Inspired by The Saskatchewanderer's "Top 10 Most Read Blogs of 2015", I decided to showcase my top 10 as well! Some of my readers have been wondering why I've been writing about Regina, Saskatchewan and Canada lately and not some of the other locations I've visited (Hong Kong, Italy, Germany, etc), but I'll let my most read blogs below explain why.
Out of my 100 (this is number 100!!) articles, these are my top 10!
How many have you read?
1. 8 Places to Visit in Regina
This article about Regina exploded the moment I published it and has been shared thousands of times. In return, it brought a spike of traffic to my site that I haven't seen since. Unfortunately, only a few weeks after writing it, one of the locations closed down. Regardless, there are still 7 locations to visit, so be sure to give it a read!
2. 8 More Places to Visit in Regina
This is my sequel to my most popular article. Written only recently, it didn't get the traffic surge the other article did, but it still did very well. This article covers museums, restaurants and clubs throughout the city so be sure to check it out and help spread the word!
3. Instagramming Canada - Prince Edward Island
Coming in at a close third, this article surprised me. I'm not sure who shared this, but it exploded onto the scene almost two weeks after I wrote it. Of all 13 "Instagramming Canada" articles, this is one of the two to make the list. It received traffic from all over the Maritimes and even the United States, which is a country I've struggled to get traffic from. Come see what everybody is so excited about!
Note: because it includes images embedded from Instagram, it takes a while to load, which is another reason I'm surprised it did as well as it did!
4. Regina: A Century of Change
This article takes a look at an early 20th Century map of Regina, and compares it to the current map of the city. The map is circa 1905 and shows the plans for the city before the automobile and airplane arrived. It also showed the original plans for Wascana Lake, prior to the "Big Dig" of the 1930s. It's very interesting and I'm glad it did so well, so be sure to check it out!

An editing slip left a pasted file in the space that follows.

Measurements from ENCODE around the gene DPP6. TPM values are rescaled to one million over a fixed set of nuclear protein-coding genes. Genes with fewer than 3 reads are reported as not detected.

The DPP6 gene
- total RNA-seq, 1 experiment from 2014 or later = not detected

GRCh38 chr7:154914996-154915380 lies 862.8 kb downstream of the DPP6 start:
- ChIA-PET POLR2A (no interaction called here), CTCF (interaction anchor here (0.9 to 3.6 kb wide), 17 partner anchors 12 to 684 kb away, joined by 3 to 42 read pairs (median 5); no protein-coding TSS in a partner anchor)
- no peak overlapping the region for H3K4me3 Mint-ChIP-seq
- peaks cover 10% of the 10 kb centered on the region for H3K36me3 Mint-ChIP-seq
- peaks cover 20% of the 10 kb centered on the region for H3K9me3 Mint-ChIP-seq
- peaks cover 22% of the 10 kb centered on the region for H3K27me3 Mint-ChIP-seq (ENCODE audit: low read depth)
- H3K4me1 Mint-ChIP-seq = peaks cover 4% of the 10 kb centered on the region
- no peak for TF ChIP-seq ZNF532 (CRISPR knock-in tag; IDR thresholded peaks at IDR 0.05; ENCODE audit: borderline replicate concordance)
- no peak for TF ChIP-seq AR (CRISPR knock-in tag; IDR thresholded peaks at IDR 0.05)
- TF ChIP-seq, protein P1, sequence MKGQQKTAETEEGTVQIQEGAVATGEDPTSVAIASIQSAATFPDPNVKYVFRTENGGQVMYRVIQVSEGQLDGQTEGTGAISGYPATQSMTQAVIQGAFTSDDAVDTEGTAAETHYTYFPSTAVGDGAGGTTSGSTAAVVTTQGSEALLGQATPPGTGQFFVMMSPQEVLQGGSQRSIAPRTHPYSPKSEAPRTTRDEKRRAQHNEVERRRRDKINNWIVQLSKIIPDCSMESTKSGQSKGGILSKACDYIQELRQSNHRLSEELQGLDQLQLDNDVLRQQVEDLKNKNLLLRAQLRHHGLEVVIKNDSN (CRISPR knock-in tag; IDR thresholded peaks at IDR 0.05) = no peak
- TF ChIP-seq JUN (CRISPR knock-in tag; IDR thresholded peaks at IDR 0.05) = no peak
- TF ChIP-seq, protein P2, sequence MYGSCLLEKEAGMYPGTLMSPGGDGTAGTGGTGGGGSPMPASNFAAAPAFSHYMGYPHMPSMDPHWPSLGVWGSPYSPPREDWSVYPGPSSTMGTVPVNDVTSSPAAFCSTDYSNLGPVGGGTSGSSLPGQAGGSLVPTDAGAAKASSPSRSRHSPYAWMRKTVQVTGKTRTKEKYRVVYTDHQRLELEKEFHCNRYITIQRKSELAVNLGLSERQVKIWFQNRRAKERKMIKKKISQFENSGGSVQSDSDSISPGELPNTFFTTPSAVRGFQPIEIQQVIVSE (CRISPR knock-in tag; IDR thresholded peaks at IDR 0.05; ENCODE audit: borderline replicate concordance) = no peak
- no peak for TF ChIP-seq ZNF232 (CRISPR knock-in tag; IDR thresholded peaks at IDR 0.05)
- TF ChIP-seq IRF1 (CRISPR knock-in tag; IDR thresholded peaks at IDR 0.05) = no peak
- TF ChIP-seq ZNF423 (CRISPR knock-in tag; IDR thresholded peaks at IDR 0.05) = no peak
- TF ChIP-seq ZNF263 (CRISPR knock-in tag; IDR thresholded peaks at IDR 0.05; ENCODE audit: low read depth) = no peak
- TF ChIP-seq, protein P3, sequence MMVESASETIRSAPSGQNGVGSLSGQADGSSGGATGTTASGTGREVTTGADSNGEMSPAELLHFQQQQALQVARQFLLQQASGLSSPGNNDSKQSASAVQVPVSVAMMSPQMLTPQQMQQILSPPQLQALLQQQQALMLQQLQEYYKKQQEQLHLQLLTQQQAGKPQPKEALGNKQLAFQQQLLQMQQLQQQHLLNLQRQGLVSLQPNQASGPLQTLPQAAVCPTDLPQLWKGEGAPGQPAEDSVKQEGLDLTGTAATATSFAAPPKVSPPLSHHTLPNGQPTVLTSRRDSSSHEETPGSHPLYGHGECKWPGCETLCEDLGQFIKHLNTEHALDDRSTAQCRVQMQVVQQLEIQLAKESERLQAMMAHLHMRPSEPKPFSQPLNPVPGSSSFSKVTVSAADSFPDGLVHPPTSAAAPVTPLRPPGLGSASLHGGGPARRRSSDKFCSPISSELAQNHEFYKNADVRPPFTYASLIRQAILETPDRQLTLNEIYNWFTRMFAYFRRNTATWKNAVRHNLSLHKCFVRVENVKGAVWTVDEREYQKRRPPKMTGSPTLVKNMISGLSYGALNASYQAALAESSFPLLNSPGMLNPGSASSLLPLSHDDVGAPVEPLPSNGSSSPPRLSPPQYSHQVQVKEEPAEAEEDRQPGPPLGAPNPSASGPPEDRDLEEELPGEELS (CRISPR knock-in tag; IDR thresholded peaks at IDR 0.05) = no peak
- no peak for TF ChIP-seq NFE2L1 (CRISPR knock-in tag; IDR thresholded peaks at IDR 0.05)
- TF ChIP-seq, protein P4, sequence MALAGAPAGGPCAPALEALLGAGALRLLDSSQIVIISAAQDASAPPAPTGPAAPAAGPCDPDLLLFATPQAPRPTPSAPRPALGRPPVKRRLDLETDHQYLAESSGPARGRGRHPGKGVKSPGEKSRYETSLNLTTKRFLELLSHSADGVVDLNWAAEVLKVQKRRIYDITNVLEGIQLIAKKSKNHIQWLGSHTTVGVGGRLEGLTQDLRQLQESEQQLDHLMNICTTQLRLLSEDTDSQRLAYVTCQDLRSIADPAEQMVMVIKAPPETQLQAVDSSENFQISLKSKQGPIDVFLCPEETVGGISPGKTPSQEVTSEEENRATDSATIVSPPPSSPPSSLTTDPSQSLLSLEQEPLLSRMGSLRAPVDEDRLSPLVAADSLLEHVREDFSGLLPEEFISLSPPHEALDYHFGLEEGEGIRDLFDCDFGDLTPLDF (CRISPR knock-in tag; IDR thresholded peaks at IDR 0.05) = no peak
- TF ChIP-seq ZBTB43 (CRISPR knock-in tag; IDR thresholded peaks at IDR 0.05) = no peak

Briefly exploring the history behind the two companies, their tour rates and my experiences with both, I arrived at a conclusion on which company I preferred. My article prompted one of the companies to reply back, which was very unexpected. If you are planning to travel abroad with either group, be sure to give this one a read!
7. Are You The Next Saskatchewanderer?
Ashlyn George's time as the Saskatchewanderer is coming to an end, and the search for another wanderer has began. This is my second time interviewing Ashlyn for my blog and we got to revisit her incredible experiences and memories. Be sure to give it a read and keep your fingers crossed for the announcement for the next Saskatchewanderer!
8. The Heritage of the RCMP
After visiting the RCMP Heritage Centre in Regina, I decided to write an article about their incredible history, starting with their conception to protect Canadian Aboriginals from American "fire-water" (whisky), their time in the Arctic during the Gold Rush, defending Canada from Nazi spies and the protection of an ex-Soviet informant. It's a really interesting article, as is the museum. If you can't visit the incredible structure, then check out my article to learn all about it!
9. 50 Images That Showcase Regina
At a close 9th place, this article showcases the architecture, nature and lifestyle of my hometown of Regina. Sometimes it's difficult to see just how beautiful your hometown is, so I'm glad this one did as good as it did! If you haven't seen it yet, be sure to give it a read!
10. Instagramming Canada - Manitoba